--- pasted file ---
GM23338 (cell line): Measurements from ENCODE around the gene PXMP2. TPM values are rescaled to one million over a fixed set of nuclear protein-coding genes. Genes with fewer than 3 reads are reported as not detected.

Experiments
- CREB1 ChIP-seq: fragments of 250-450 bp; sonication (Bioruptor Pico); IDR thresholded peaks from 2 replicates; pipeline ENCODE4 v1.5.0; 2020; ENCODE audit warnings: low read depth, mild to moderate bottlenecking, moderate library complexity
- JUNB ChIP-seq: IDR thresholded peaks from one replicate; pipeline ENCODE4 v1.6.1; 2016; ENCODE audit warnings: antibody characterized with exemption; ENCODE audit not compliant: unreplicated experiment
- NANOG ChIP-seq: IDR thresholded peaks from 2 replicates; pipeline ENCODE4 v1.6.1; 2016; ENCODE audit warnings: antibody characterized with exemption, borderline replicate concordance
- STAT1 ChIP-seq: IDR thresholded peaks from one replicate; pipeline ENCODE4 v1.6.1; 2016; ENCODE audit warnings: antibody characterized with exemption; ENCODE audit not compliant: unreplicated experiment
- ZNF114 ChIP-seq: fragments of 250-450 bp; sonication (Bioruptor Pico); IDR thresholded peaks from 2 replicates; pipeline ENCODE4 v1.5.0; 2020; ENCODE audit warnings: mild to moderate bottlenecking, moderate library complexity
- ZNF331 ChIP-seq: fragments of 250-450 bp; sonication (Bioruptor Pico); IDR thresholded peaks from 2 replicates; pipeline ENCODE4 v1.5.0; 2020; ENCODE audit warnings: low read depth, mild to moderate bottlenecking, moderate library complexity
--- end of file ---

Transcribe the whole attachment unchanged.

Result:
GM23338 (cell line): Measurements from ENCODE around the gene PXMP2. TPM values are rescaled to one million over a fixed set of nuclear protein-coding genes. Genes with fewer than 3 reads are reported as not detected.

Experiments
- CREB1 ChIP-seq: fragments of 250-450 bp; sonication (Bioruptor Pico); IDR thresholded peaks from 2 replicates; pipeline ENCODE4 v1.5.0; 2020; ENCODE audit warnings: low read depth, mild to moderate bottlenecking, moderate library complexity
- JUNB ChIP-seq: IDR thresholded peaks from one replicate; pipeline ENCODE4 v1.6.1; 2016; ENCODE audit warnings: antibody characterized with exemption; ENCODE audit not compliant: unreplicated experiment
- NANOG ChIP-seq: IDR thresholded peaks from 2 replicates; pipeline ENCODE4 v1.6.1; 2016; ENCODE audit warnings: antibody characterized with exemption, borderline replicate concordance
- STAT1 ChIP-seq: IDR thresholded peaks from one replicate; pipeline ENCODE4 v1.6.1; 2016; ENCODE audit warnings: antibody characterized with exemption; ENCODE audit not compliant: unreplicated experiment
- ZNF114 ChIP-seq: fragments of 250-450 bp; sonication (Bioruptor Pico); IDR thresholded peaks from 2 replicates; pipeline ENCODE4 v1.5.0; 2020; ENCODE audit warnings: mild to moderate bottlenecking, moderate library complexity
- ZNF331 ChIP-seq: fragments of 250-450 bp; sonication (Bioruptor Pico); IDR thresholded peaks from 2 replicates; pipeline ENCODE4 v1.5.0; 2020; ENCODE audit warnings: low read depth, mild to moderate bottlenecking, moderate library complexity